The interpreted strings were used to generate 3D ‘solid’ wireframes for each modelled element. Every cross-section was displayed on the screen along with the closest interpreted section. If the corresponding envelope did not appear on the next cross-section, the former was projected halfway to the next section, where it was terminated. Every interpreted mineralised zone was wireframed separately and individually. All wireframe models were validated for ‘closure’ and no ‘overlapping’ triangles.
Figure 4: Wireframes for Zn, low grade domain (looking Northwest)
Once mineralisation for each element was interpreted and wireframed, classical statistical analysis was repeated for the samples within the interpreted envelopes to estimate the mixing effect of grade populations for each element, to estimate the necessity of separation of grade populations if more than one population was observed, to determine the appropriate down hole composite length and to determine the top-cut grades for each element for grade interpolation.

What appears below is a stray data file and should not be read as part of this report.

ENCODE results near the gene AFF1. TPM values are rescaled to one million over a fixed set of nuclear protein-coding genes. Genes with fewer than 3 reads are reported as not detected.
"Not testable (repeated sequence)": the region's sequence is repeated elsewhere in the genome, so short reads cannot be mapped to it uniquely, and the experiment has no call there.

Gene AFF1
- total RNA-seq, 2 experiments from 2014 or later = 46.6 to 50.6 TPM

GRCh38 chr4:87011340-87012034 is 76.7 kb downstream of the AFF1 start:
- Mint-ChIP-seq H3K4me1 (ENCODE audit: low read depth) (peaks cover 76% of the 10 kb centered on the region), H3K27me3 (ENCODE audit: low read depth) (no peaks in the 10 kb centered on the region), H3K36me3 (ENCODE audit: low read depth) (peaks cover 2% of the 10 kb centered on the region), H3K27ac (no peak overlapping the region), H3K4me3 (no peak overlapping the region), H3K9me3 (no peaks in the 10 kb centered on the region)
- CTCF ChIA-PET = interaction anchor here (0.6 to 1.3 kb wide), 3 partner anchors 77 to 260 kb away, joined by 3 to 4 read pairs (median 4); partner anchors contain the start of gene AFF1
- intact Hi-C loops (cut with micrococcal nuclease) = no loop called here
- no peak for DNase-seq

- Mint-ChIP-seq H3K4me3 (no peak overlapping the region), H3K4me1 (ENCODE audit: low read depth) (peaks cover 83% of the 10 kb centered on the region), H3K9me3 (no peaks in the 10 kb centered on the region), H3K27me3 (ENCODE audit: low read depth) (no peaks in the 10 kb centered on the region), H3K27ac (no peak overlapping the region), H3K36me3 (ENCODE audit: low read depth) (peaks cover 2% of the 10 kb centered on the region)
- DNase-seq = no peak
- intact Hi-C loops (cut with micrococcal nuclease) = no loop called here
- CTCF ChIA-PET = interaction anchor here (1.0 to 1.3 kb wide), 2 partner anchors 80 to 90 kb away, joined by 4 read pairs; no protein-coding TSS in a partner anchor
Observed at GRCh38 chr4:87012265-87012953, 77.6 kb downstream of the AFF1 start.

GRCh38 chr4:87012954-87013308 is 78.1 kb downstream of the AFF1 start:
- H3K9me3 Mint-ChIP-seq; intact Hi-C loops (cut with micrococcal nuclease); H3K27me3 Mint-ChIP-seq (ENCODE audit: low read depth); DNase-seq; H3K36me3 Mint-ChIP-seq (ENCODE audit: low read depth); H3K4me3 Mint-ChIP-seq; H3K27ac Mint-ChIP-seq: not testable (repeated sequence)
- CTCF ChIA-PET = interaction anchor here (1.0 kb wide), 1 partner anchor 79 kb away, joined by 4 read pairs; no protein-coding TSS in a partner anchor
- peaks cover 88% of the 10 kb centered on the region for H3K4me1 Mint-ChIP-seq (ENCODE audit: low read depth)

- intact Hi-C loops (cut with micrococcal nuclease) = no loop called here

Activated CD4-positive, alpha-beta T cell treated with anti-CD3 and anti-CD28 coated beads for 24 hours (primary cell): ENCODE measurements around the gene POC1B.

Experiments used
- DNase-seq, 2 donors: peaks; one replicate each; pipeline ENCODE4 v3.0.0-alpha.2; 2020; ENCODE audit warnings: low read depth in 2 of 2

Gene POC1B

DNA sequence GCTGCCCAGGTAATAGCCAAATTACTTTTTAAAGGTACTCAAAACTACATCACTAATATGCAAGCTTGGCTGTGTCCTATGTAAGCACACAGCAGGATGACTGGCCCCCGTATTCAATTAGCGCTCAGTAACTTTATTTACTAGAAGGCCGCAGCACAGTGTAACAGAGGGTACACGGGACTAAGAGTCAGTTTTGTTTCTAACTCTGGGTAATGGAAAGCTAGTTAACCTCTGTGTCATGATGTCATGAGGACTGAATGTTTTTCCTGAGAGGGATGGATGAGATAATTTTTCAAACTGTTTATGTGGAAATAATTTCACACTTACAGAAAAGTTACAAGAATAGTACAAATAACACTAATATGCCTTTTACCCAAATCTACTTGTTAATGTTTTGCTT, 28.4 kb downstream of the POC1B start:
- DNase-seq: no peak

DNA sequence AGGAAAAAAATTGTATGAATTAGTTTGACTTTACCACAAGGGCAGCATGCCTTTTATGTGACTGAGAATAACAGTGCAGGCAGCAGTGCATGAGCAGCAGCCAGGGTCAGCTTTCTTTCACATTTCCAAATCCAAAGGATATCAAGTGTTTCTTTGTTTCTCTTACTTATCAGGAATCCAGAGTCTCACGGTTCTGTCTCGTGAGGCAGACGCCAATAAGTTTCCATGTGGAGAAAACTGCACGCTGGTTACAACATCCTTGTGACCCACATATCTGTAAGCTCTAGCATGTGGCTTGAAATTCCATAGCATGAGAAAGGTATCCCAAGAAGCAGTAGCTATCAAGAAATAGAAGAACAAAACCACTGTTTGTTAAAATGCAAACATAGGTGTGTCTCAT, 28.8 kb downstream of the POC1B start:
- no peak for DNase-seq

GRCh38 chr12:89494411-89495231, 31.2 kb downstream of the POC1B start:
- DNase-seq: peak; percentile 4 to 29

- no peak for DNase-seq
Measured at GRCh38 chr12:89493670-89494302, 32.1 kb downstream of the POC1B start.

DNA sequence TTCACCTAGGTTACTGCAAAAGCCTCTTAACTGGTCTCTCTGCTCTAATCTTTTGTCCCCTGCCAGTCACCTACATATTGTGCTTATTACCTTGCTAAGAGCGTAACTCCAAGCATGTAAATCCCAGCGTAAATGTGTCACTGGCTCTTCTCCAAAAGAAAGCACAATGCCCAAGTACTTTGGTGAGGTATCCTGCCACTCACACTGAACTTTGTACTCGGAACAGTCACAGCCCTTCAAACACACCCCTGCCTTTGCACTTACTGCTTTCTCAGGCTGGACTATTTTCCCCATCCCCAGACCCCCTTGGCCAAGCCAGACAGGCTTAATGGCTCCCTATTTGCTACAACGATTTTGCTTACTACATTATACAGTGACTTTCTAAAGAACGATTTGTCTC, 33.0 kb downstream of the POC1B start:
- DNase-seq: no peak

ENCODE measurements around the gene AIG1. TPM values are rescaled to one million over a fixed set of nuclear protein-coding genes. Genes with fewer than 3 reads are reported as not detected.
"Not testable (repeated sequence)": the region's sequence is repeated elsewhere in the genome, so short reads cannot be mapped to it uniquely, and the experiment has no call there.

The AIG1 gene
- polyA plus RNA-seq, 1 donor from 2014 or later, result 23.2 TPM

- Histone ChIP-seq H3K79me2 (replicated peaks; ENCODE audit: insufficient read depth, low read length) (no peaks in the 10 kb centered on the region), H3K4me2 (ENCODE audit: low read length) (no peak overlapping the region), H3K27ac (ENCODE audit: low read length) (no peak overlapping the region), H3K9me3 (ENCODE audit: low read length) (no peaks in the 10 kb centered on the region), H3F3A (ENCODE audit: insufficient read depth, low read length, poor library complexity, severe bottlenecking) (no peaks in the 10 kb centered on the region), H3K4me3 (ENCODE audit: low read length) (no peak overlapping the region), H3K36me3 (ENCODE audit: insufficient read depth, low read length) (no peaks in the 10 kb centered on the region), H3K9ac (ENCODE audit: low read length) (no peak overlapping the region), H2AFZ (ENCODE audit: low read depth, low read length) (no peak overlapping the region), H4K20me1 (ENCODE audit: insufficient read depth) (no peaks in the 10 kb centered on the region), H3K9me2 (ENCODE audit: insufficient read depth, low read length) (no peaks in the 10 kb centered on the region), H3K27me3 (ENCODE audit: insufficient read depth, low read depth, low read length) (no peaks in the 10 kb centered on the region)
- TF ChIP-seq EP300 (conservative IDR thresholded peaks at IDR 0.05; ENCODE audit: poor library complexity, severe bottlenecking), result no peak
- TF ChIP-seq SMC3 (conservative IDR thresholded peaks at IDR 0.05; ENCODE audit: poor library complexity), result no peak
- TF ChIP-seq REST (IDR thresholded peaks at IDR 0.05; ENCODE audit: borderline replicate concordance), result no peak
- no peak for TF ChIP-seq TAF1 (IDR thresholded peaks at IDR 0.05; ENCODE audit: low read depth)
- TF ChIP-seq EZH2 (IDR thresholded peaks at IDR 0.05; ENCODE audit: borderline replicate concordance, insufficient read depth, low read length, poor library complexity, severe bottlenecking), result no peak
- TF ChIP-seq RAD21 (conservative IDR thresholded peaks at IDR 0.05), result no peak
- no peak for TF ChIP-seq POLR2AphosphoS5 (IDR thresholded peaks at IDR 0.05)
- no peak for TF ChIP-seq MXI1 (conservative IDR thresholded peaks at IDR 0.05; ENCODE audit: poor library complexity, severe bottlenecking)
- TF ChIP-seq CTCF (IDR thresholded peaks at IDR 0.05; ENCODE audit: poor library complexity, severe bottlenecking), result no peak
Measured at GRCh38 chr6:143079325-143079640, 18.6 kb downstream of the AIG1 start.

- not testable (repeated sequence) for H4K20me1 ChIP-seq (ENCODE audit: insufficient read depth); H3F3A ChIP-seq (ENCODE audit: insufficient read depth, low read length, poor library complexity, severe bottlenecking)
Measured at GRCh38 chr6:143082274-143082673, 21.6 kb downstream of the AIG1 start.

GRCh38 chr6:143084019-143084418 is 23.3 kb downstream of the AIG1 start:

Geostatistical analysis generated a series of semivariograms that were used during grade estimation using Ordinary Kriging. The semivariogram ranges determined from the analysis contribute heavily to the determination of the search neighbourhood dimensions. All variograms were calculated and modelled for the composited sample file, constrained by the corresponding mineralised envelopes for each element. Where low-grade and high-grade domains were modelled, samples were combined for both domains to make sure that the number of samples was sufficient for robust geostatistical analysis. It was found that absolute semivariograms were difficult to model, and therefore, relative semivariograms were modelled for BaSO4, Ag, Au and Cu. Absolute variograms were modelled for all other elements.